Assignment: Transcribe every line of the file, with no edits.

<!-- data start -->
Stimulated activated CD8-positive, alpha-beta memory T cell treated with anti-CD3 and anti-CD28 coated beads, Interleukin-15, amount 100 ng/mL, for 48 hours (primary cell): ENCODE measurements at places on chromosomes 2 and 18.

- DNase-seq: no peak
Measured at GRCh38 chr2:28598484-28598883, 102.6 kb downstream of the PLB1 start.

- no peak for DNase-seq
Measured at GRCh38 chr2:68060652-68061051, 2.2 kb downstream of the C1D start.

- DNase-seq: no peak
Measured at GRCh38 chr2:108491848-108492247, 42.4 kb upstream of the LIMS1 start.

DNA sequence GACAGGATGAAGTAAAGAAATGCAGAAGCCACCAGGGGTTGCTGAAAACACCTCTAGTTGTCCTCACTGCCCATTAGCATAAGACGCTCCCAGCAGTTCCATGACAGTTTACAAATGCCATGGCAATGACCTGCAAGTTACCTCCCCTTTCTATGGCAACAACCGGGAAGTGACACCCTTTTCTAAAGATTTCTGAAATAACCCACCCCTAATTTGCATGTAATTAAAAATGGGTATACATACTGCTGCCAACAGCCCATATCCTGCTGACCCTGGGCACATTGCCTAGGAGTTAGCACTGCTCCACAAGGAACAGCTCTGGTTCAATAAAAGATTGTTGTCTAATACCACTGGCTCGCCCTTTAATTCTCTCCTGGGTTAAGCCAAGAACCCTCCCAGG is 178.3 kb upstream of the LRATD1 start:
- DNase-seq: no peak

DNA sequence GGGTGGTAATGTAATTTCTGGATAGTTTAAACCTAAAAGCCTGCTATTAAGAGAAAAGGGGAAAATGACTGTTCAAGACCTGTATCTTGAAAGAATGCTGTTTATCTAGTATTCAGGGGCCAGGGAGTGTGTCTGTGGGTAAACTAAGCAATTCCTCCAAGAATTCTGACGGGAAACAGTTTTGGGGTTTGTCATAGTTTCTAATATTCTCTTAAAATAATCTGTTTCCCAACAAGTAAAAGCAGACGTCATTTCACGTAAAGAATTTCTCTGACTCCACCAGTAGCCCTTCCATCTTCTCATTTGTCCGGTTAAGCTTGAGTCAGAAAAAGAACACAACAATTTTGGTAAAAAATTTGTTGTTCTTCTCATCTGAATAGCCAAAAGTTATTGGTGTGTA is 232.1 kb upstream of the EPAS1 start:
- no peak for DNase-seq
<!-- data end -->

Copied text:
Stimulated activated CD8-positive, alpha-beta memory T cell treated with anti-CD3 and anti-CD28 coated beads, Interleukin-15, amount 100 ng/mL, for 48 hours (primary cell): ENCODE measurements at places on chromosomes 2 and 18.

- DNase-seq: no peak
Measured at GRCh38 chr2:28598484-28598883, 102.6 kb downstream of the PLB1 start.

- no peak for DNase-seq
Measured at GRCh38 chr2:68060652-68061051, 2.2 kb downstream of the C1D start.

- DNase-seq: no peak
Measured at GRCh38 chr2:108491848-108492247, 42.4 kb upstream of the LIMS1 start.

DNA sequence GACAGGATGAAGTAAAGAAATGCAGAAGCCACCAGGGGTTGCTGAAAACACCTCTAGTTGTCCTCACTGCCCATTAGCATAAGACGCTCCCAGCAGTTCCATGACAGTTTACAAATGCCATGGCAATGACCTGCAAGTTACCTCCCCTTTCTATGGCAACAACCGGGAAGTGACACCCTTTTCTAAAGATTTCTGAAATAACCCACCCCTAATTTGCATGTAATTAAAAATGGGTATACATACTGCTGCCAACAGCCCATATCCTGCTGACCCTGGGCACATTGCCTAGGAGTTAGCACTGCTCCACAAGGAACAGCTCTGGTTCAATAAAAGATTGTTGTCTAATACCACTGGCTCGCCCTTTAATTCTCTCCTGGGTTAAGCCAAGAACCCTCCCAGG is 178.3 kb upstream of the LRATD1 start:
- DNase-seq: no peak

DNA sequence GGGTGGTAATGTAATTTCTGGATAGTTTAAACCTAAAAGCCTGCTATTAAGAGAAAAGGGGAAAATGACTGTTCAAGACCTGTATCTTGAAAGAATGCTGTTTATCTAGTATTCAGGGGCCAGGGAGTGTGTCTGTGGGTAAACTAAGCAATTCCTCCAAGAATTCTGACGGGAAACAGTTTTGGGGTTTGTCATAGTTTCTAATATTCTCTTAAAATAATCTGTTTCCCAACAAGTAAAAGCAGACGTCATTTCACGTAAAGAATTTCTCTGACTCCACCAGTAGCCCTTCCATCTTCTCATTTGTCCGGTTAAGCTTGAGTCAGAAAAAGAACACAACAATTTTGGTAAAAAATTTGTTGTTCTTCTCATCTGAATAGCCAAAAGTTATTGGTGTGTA is 232.1 kb upstream of the EPAS1 start:
- no peak for DNase-seq